If no instruments see the dark matter, how can anyone ascertain its shape and structure? A ring surrounding the galaxy around its plane or a massive bubble enclosing the galaxy can be just as valid to explain its gravitational effects of the unaccounted galaxy mass. It is the mass not the shape and structure that determines the amount of gravitational force, is it not?

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Ann
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Re: Perspective from the spaceship Earth

Post by Ann » Mon Nov 21, 2011 2:40 am

Image
This image shows two colliding clusters of galaxies. The collision separates the ordinary matter from the dark matter. The ordinary matter is seen as red here, and it can easily be detected because of the emission and energy that it gives off. The dark matter, which is seen as blue in this picture, can't be detected by any other means that gravitational lensing. The way background galaxies are lensed, bent and magnified tells astronomers about the amount and distribution of the mass that is acting as a lens. Because of the lensing that is seen of background galaxies, astronomers have concluded that there must be a significant amount of dark matter in the blue areas in this image, even though there is little ordinary matter here.

http://www.msnbc.msn.com/id/14453775/ wrote:
Here's what the image reveals:

The hot gas — normal matter — was slowed by a drag force described as the cosmic equivalent of air resistance. But the dark matter was not slowed by this effect, presumably because it does not interact with normal matter, as theory had predicted.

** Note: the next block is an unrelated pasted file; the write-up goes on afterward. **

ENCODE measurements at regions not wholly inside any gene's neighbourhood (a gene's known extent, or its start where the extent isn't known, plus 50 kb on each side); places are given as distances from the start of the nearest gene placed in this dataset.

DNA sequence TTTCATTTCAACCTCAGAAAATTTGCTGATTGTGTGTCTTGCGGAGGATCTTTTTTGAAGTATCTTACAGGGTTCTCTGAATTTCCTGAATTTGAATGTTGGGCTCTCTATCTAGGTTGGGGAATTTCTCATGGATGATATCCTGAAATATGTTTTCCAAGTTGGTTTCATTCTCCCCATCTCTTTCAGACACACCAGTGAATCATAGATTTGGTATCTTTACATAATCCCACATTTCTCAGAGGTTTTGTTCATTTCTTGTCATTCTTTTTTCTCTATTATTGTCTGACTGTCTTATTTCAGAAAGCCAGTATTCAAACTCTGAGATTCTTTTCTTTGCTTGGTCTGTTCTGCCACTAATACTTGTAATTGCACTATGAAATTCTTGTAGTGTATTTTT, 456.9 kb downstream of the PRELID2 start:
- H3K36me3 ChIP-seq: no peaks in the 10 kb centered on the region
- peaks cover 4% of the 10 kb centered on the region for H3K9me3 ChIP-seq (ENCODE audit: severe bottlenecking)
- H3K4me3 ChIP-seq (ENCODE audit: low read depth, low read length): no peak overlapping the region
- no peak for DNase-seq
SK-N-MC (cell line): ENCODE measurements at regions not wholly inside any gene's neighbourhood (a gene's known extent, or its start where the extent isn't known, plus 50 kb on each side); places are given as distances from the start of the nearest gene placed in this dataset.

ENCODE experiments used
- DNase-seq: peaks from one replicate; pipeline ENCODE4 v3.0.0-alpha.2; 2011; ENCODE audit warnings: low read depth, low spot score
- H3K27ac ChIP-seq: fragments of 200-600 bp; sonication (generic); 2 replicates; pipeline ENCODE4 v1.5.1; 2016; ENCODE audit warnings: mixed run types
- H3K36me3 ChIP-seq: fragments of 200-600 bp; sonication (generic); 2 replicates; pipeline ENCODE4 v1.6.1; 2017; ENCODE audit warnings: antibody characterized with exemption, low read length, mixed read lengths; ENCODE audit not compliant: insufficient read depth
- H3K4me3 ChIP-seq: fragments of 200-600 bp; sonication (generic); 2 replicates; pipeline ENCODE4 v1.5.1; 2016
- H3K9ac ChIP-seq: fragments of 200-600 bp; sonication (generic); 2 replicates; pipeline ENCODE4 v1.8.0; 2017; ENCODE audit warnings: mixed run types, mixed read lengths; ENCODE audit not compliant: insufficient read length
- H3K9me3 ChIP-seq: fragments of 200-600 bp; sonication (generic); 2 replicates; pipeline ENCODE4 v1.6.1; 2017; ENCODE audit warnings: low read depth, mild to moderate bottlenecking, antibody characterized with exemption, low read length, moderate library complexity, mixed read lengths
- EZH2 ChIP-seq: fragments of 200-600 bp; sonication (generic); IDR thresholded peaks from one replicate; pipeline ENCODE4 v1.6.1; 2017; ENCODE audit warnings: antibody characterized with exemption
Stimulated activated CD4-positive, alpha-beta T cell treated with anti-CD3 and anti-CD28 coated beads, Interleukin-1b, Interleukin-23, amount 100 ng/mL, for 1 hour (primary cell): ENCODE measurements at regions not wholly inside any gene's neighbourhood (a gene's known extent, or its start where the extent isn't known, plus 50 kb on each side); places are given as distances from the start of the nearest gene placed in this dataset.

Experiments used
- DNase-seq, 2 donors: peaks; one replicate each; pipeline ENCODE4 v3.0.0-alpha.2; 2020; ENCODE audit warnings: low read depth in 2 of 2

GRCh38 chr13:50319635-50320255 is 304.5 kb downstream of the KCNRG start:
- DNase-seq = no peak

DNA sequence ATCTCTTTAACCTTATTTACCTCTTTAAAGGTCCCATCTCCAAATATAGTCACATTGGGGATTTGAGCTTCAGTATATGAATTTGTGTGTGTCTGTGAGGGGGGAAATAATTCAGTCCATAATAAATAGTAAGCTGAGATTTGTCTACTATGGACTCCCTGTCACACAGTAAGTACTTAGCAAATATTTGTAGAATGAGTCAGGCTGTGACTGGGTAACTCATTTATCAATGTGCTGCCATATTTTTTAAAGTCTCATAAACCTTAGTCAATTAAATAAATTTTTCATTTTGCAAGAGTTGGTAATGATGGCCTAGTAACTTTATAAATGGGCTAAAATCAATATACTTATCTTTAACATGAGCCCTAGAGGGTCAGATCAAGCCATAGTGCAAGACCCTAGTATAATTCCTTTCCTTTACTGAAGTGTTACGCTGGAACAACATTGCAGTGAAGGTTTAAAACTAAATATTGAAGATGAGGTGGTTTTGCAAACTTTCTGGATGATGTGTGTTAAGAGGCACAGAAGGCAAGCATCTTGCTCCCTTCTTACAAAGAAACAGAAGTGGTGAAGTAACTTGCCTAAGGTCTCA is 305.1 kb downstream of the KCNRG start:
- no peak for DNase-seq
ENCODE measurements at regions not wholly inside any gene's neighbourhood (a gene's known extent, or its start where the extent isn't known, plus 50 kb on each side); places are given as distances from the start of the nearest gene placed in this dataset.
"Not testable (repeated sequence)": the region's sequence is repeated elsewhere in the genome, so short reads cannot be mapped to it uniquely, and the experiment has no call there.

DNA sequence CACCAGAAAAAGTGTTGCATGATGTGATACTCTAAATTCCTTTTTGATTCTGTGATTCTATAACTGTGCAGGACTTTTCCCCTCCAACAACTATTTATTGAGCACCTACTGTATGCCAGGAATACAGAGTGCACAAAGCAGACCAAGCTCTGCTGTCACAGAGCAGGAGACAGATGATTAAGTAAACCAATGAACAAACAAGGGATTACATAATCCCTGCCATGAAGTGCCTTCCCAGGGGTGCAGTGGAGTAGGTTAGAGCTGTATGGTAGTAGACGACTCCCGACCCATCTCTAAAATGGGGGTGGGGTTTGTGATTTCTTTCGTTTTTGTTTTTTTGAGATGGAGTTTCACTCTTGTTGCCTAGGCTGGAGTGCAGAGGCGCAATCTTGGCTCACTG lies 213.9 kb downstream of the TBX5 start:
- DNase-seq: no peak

So the normal matter and dark matter became separated.

"This proves in a simple and direct way that dark matter exists." Markevitch said during the teleconference.
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Chris Peterson
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Re: Perspective from the spaceship Earth

Post by Chris Peterson » Mon Nov 21, 2011 6:00 am

Guest wrote:If no instruments see the dark matter, how can anyone ascertain its shape and structure? A ring surrounding the galaxy around its plane or a massive bubble enclosing the galaxy can be just as valid to explain its gravitational effects of the unaccounted galaxy mass. It is the mass not the shape and structure that determines the amount of gravitational force, is it not?
Where do you get the idea that no instruments see dark matter? I think people are so centered on vision that they lose faith in other ways of seeing things. Do you believe in electrons? Because nobody has ever seen one in the light of EM. Likewise for neutrinos, and many other particles. Most of what we see, we see indirectly, by how other things are influenced.

A ring or disc of dark matter around a galaxy does not work to explain the observed rotation curves. A spherical halo does. It is not just the mass, but the mass distribution (shape) that produces the motions we observe- in galaxy rotation, in the motion of galaxies in clusters, and in the nature of gravitational lensing.
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ErnieM
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Re: Perspective from the spaceship Earth

Post by ErnieM » Mon Nov 21, 2011 3:04 pm

Ann wrote:
Here's what the image reveals:

The hot gas — normal matter — was slowed by a drag force described as the cosmic equivalent of air resistance. But the dark matter was not slowed by this effect, presumably because it does not interact with normal matter, as theory had predicted.

So the normal matter and dark matter became separated.
If the dark matter has separated, this must have greatly altered the motion of galaxies in the clusters. While separated, are the changes in motion of galaxies and their component stars evident? Is this separation of dark matter temporary or permanent? If permanent as space is expanding, there must island universe of dark matter floating around nearby merged galaxy clusters. Since it is claimed that dark matter does not behave the same way as ordinary matter, (ie. dark matter does not have rotational velocity?) how would (what is the process?) the two come together again?